Richard Kinder is still the brilliant seer of U.S. oil infrastructure, announcing today that he will consolidate his three master limited partnership (MLP) companies, abandoning the MLP format he virtually invented but also freeing up tons of cash to increase his transport portfolio several-fold. This brilliant move will be copied by several other large MLPs, and it supports the immediate repurchase of large MLPs for your portfolio, including Enterprise Product Partners (EPD) and Enbridge Energy Partners (EEP).
Kinder is consolidating his three MLPs -- Kinder Morgan Energy Partners (KMP), Kinder Morgan Management (KMR) and El Paso Pipeline Partners (EPB) -- into their corporate parent, Kinder Morgan (KMI), thus abandoning the MLP structure, with its tax advantages of subordinated debt, a structure that Richard Kinder pioneered 20 years ago. But with the loss of those tax advantages comes the unwrapping of billions of dollars of tax-stranded capital that Kinder is now going to use to purchase and build out even more pipes, tanks and processing sites.
This is the fascinating projection of Richard Kinder's that deserves note: He believes that the most money will be made in the fast growth of that pipeline network, despite the less advantaged tax stance that will result. I think that once again, Richard Kinder is totally right.
A recent report from Noble Energy (NBL) made this completely clear. Noble's miss in the Niobrara that cratered shares (at least temporarily) was not due to bad well results or completion rates or spiraling costs. It was almost entirely due to a lack of infrastructure build-out that slowed production growth. In the Niobrara, there simply aren't sufficient pipelines to take the product away quickly enough. This is a theme that we're seeing more and more in the hottest shale fields undergoing the fastest growth, particularly in the Bakken and Permian shale plays.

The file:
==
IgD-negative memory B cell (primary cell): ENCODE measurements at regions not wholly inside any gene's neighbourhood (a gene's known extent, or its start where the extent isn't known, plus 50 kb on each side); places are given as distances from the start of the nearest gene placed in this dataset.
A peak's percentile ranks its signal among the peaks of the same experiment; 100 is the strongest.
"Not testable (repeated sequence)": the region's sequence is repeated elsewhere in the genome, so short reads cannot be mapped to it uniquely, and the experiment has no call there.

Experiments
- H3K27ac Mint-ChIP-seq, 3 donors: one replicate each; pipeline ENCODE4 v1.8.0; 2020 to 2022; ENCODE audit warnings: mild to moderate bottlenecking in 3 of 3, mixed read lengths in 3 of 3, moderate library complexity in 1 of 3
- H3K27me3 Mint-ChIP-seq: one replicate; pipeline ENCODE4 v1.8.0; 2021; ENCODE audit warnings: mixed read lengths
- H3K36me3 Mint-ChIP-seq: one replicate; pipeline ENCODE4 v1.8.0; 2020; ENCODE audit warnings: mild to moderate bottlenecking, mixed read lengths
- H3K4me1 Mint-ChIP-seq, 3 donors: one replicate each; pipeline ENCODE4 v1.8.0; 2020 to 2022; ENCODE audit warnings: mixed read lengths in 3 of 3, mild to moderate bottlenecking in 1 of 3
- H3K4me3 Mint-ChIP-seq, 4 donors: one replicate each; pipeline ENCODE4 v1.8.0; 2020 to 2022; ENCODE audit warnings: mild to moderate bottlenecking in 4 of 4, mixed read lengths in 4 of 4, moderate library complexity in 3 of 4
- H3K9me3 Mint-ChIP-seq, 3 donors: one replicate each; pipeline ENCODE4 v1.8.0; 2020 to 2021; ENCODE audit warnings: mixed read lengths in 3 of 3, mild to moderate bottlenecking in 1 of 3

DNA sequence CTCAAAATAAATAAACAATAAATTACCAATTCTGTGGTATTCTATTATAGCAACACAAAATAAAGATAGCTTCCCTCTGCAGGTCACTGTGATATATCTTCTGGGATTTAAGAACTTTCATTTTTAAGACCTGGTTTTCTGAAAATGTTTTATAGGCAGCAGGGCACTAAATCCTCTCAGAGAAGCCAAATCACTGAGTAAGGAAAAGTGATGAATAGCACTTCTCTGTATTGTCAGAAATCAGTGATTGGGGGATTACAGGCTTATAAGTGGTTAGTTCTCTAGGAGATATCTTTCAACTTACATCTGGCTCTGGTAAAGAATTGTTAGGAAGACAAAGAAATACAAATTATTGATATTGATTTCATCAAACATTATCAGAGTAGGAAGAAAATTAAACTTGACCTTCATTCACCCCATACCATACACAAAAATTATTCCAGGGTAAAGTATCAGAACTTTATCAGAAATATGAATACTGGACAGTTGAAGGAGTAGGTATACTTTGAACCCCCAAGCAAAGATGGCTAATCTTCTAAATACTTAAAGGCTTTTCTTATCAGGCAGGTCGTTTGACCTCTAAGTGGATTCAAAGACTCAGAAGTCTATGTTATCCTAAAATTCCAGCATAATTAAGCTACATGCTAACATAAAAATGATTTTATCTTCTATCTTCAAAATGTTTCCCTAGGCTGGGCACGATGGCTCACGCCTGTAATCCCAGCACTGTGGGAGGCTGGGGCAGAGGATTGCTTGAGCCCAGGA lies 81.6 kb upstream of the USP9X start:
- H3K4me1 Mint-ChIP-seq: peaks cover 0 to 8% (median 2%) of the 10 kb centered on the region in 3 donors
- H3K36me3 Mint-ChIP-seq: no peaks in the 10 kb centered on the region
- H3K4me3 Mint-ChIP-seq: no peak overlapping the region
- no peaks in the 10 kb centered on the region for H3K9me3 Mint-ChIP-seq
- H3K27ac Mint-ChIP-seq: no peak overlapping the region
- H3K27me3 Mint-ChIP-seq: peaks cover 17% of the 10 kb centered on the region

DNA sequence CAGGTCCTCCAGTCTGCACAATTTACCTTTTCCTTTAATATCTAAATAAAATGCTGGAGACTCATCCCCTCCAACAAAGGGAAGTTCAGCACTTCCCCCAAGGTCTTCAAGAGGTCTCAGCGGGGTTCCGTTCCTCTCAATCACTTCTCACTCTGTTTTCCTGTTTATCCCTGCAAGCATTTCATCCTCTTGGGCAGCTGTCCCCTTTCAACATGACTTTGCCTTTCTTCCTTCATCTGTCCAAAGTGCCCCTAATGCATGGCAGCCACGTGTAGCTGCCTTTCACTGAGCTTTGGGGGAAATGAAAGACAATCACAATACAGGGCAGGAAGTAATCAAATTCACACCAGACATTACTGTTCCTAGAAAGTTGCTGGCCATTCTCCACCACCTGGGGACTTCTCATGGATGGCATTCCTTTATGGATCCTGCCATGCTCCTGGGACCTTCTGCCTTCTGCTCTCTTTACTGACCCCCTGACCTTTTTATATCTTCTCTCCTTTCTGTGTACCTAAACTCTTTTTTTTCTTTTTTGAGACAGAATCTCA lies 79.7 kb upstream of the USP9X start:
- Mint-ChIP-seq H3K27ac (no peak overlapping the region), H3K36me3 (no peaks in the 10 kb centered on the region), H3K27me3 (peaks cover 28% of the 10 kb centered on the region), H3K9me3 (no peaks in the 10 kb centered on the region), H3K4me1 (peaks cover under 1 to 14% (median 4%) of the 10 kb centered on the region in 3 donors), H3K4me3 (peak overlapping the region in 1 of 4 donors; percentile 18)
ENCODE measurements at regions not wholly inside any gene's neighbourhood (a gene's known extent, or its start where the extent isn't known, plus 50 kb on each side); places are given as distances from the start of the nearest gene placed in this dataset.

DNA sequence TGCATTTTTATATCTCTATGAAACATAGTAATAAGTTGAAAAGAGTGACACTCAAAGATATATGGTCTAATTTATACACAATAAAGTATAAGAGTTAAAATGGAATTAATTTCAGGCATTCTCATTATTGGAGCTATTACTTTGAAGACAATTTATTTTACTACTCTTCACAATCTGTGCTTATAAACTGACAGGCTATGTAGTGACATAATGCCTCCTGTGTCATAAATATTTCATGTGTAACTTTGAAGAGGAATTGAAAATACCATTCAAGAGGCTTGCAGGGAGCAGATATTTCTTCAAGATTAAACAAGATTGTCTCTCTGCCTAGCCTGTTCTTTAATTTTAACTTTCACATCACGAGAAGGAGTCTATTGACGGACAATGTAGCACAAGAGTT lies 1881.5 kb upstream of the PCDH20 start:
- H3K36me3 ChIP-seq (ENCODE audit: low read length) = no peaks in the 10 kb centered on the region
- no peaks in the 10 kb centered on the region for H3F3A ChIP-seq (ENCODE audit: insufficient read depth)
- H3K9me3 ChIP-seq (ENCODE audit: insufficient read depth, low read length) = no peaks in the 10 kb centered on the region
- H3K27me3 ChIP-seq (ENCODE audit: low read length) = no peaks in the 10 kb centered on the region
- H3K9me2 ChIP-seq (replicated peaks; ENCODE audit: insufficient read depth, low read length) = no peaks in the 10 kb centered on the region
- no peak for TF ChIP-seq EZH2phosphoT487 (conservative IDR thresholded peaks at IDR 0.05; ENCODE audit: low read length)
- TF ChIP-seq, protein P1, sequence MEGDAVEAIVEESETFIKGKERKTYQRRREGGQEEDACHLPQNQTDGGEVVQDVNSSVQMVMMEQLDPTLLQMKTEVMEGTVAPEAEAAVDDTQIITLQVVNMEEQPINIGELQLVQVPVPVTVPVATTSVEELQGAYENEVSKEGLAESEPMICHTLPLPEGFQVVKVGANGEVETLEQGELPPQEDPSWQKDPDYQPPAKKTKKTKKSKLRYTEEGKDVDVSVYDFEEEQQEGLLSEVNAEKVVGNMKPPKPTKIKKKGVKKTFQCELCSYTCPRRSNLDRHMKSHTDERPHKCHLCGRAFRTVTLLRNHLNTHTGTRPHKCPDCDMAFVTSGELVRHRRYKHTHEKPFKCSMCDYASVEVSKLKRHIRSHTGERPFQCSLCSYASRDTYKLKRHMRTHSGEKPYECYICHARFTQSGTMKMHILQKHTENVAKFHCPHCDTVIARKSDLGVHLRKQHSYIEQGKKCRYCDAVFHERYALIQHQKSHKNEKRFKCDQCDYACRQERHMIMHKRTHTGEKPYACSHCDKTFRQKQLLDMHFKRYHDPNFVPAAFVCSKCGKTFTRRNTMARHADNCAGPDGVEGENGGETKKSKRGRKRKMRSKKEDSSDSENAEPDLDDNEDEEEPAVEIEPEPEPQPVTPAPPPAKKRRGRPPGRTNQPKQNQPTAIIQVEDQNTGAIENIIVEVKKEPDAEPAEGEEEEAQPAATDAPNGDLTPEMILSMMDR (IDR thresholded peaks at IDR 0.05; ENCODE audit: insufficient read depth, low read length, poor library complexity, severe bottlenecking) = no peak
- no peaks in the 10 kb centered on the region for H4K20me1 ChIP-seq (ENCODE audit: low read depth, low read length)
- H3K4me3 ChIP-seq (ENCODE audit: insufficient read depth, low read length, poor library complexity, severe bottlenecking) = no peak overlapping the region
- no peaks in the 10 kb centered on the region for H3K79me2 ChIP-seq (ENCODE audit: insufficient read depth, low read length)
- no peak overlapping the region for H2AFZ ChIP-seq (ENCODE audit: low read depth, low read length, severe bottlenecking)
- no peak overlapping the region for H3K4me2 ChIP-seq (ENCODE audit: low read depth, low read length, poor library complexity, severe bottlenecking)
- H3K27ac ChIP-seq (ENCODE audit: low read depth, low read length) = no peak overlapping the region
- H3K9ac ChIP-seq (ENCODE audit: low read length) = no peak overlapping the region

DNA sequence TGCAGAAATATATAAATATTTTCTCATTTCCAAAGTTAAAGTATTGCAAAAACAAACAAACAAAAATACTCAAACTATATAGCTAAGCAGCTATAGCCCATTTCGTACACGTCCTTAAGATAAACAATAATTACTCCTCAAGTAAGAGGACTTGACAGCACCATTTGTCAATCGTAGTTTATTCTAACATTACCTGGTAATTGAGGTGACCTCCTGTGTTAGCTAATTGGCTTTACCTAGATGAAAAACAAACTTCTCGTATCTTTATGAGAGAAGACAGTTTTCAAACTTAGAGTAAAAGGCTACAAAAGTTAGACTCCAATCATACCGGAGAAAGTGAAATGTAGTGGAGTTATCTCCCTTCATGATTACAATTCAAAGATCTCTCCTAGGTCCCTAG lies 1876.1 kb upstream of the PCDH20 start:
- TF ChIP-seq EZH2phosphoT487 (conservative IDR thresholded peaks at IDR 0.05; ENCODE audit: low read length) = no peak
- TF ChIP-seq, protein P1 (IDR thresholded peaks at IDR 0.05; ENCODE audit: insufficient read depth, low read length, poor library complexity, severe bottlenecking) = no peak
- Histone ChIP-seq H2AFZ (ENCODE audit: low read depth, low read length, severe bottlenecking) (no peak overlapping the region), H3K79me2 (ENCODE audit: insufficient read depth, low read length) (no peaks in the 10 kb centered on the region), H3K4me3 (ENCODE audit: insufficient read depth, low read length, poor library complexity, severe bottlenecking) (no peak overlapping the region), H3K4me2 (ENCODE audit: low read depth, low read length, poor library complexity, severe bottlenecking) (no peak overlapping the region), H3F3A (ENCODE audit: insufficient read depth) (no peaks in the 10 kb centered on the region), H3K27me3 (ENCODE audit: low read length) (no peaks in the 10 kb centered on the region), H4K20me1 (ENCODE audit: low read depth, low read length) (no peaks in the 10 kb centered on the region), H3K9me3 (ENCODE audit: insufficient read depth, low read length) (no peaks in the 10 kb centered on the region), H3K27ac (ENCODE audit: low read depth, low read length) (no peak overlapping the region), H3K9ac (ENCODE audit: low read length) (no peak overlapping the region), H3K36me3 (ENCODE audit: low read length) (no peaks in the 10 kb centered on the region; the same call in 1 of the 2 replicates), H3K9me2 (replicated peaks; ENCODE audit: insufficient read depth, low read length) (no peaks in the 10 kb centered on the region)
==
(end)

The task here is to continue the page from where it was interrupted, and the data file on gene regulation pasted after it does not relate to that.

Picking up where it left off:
The winners of this breakneck production contest will be those that control the pipelines, even perhaps more than those that control the production itself. Think of Kinder's company as the oil company's stockbroker, taking a percentage of every barrel of oil and cubic foot of gas that the company sends to market, whether that company is ultimately profitable or not.
The consolidation has also freed cash to increase the dividend for KMI holders to $2.00 a share, up 16% from the 2014 projections of $1.72. This dividend increase is sending KMP shares up massively today, with more than a 15% gain. But it is the new Kinder strategy that will keep those shares going up in the future.
Other massive MLPs will almost certainly follow suit, if they want to compete with Richard Kinder's forward-looking expansion thesis, with Enterprise Product partners and Enbridge Energy as the most likely. But just buying KMI or KMP shares here is a move I cannot but heartily endorse, despite the big run they've already made.
Richard Kinder is a man who continues to show incredible vision -- and who continues to reward his shareholders with it, time and again.